The Message of Gold
On this day, God wants you to know that only true acceptance brings true peace.
… at least that’s what the app on Facebook told me about a week ago. As soon as I read it, I knew it would become fodder for a blog. I love words. And I’m always cognizant that sometimes the definition I’ve become accustomed to accepting for any given word isn’t necessarily what the original word meant. For instance, “handsome” was once used to describe a stately or dignified woman, not man. Today, it’s almost exclusively used to describe an attractive male. That’s just one rather poor example: I’m sure many of the few followers I have could come up with more interesting ones off the top of their heads. (My pastor alone could undoubtedly write a book about the evolution of word definitions). My point is that sometimes it provides me a unique perspective on an issue or situation to take into account what a word originally meant. So, before diving into this issue, I looked the word “acceptance” up in the dictionary. This is what I found:
– n –
1. The act of accepting or the state of being accepted or acceptable
2. Favorable reception; approval
3. belief (in) or assent (to)”
The second definition is the one my conventional brain recognized and instinctively attributed to the word, so it isn’t of much help, as it makes me ill. Change is almost never given a “favorable reception” or “approval” by me. Indeed, I’d wager it’s ill received by the majority of the population. So, we will pretend it was not in the dictionary’s definition at all and move right along to discussing the other two options.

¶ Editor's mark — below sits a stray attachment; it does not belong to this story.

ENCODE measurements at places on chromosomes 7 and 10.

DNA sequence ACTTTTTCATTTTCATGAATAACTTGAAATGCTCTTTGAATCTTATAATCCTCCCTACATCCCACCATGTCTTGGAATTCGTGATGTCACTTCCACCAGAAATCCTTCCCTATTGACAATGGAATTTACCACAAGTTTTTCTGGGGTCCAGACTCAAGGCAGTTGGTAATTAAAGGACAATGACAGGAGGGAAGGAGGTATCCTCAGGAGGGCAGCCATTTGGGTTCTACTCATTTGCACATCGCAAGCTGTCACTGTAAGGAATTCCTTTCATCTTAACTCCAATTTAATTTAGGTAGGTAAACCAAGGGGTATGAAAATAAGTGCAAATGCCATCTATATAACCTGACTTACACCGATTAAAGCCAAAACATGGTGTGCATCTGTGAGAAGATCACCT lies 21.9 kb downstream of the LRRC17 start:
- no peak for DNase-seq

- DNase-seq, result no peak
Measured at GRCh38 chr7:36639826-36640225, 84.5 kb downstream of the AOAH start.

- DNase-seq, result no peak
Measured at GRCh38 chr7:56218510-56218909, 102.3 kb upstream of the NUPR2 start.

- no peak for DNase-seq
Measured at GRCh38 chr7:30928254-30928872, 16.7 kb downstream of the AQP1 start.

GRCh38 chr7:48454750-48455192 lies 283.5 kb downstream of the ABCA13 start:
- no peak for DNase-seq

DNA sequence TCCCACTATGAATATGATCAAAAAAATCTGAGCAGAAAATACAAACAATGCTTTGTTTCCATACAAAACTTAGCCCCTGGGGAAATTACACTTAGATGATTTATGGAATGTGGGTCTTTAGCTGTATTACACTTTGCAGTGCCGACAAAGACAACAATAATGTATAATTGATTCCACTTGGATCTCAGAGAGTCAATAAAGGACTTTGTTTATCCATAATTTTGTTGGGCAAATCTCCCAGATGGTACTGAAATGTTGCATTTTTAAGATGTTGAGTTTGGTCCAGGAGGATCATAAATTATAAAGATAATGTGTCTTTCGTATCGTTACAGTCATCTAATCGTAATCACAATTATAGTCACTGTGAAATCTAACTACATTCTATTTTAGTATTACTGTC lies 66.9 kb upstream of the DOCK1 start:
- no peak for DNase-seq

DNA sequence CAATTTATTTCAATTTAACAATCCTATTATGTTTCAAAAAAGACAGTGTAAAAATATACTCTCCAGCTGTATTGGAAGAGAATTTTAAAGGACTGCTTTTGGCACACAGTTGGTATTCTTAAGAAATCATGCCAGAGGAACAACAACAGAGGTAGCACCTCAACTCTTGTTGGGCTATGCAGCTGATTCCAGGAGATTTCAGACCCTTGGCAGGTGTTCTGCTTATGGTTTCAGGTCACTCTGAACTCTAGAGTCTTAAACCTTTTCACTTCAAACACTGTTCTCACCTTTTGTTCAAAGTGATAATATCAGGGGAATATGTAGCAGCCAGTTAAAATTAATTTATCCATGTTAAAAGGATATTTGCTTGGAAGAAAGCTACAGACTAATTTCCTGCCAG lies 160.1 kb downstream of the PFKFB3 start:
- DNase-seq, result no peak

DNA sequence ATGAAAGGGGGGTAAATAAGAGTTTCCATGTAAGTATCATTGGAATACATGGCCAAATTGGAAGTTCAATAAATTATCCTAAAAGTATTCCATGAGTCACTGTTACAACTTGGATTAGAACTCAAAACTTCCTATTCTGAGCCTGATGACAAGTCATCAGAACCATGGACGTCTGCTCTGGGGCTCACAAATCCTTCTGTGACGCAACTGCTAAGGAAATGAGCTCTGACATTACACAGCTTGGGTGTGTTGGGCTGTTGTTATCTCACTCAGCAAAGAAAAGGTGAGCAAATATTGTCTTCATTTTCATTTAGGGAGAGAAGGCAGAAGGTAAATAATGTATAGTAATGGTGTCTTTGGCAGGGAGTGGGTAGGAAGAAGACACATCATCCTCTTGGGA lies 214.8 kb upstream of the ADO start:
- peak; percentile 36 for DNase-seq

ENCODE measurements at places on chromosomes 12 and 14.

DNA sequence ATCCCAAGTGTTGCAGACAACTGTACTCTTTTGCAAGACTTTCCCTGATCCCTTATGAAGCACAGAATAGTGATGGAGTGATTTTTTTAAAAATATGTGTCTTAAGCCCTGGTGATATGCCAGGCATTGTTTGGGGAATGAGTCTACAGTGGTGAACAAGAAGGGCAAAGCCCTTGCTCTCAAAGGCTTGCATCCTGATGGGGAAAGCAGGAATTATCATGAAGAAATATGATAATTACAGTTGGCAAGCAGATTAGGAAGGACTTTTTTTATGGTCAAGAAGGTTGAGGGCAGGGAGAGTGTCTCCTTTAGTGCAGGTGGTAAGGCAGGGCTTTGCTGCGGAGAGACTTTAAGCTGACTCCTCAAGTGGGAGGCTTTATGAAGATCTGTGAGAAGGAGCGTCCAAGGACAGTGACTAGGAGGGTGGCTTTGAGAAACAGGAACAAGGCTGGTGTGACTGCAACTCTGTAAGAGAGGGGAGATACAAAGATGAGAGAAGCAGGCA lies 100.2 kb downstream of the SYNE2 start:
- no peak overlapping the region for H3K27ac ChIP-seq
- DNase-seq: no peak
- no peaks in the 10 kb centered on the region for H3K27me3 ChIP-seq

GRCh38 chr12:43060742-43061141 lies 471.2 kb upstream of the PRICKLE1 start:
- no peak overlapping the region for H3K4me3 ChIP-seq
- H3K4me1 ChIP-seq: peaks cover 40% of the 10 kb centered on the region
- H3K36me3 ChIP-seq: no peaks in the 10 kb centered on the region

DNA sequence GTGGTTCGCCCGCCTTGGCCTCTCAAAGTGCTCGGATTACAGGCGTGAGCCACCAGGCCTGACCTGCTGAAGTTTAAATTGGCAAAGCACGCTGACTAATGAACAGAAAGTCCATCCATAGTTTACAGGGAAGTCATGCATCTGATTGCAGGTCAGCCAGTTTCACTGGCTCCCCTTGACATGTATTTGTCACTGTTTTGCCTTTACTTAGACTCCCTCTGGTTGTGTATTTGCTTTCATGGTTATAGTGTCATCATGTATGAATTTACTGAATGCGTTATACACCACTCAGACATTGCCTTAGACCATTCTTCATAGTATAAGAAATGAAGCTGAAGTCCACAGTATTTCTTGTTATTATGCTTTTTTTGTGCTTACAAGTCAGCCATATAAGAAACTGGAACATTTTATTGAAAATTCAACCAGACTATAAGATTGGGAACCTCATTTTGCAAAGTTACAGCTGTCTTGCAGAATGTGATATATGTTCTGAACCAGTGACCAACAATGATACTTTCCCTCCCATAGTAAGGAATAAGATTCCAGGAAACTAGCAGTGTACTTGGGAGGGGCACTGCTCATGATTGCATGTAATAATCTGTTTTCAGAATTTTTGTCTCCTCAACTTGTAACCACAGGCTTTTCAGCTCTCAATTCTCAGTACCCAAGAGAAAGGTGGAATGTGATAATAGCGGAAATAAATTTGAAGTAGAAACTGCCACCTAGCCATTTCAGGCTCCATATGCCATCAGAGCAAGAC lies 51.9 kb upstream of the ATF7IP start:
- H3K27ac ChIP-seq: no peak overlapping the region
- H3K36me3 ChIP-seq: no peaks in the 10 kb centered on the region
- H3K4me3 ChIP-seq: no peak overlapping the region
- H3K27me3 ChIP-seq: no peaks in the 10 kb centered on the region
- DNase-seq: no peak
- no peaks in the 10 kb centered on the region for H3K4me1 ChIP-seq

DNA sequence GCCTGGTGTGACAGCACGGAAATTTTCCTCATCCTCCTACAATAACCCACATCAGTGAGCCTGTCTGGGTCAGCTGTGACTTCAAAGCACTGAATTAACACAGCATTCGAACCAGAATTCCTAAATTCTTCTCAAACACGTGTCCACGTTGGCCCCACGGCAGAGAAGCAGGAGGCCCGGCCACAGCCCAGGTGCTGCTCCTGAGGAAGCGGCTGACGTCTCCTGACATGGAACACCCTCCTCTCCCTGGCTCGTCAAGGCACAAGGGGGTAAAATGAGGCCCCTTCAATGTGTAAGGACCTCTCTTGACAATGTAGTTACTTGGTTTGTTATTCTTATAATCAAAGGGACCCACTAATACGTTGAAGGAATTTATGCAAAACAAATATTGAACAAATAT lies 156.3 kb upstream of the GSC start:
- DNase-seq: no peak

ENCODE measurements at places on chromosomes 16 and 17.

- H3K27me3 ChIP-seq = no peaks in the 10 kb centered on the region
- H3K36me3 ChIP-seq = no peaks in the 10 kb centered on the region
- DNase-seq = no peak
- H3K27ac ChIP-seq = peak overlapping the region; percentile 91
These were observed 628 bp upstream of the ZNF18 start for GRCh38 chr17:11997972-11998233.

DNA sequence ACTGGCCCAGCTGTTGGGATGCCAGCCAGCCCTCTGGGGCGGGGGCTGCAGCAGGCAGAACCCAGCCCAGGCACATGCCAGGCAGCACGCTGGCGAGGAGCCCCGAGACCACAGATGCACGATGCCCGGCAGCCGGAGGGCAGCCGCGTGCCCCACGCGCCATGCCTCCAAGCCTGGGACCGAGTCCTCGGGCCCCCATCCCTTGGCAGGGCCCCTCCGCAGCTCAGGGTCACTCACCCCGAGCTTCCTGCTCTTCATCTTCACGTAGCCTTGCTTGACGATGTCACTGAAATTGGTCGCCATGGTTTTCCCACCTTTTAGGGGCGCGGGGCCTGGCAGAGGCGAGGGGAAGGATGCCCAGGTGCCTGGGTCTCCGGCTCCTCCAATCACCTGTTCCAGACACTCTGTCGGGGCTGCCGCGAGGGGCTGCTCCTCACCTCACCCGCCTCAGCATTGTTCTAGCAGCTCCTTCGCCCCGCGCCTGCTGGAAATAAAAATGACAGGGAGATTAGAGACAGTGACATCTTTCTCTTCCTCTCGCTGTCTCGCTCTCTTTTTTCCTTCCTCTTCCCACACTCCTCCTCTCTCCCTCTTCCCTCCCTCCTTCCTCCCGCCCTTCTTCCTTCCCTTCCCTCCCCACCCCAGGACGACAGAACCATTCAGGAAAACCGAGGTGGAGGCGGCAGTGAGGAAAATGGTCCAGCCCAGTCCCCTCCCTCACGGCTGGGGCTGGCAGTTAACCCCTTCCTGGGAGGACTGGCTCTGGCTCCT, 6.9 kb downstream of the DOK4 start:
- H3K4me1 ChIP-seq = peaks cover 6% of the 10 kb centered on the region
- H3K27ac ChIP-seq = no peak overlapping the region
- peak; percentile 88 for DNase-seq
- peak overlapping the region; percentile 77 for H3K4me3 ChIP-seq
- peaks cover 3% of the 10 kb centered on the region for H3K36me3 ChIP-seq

The first definition sounds, at first read, a lot like the second. Its semantics, the way it is worded, though, makes a difference. The second definition, the one I don’t like, sounds natural, as though one naturally approves of the situation or circumstance. When I discovered I was pregnant, for example, I genuinely was in favor of the change. I genuinely approved of it. I didn’t have to try, I was simply excited and happy and elated and all those good things. The first definition, though, has an important clause: “the act of …” This clause implies that one may not be inclined to accept the circumstance or issue — but chooses to accept it anyway.
Now. My “message from God” stated that only true acceptance could bring peace. If you look up the word “peace” in the dictionary, you’ll see this definition:
1. in a state or relationship of non-belligerence; not at war.
2. untroubled, tranquil; content
3. cause to refrain from creating a disturbance”
To me, this is to say that peace is a calming of the seas, a cease fire, a time when the only activity is joyful and carefree; the time of day when there are no waves. And yet….you can be absent from all action, away from all disturbances, and still not be “at peace,” can’t you? I mean, I don’t know about you but sometimes it’s those moments when I’m alone, when no one is bothering me or talking to me or stressing me out, that I’m most bothered and stressed out. There’s a Tanya Tucker song that says, “you can’t run from yourself.” Everyone seems to be working hard to obtain “peace” — but if that’s just the mere absence of strife, couldn’t we achieve that with solitude? Why, then, in prison, is isolation considered a form of punishment and not a reward?
“On this day, God wants you to know that only acceptance can bring peace.”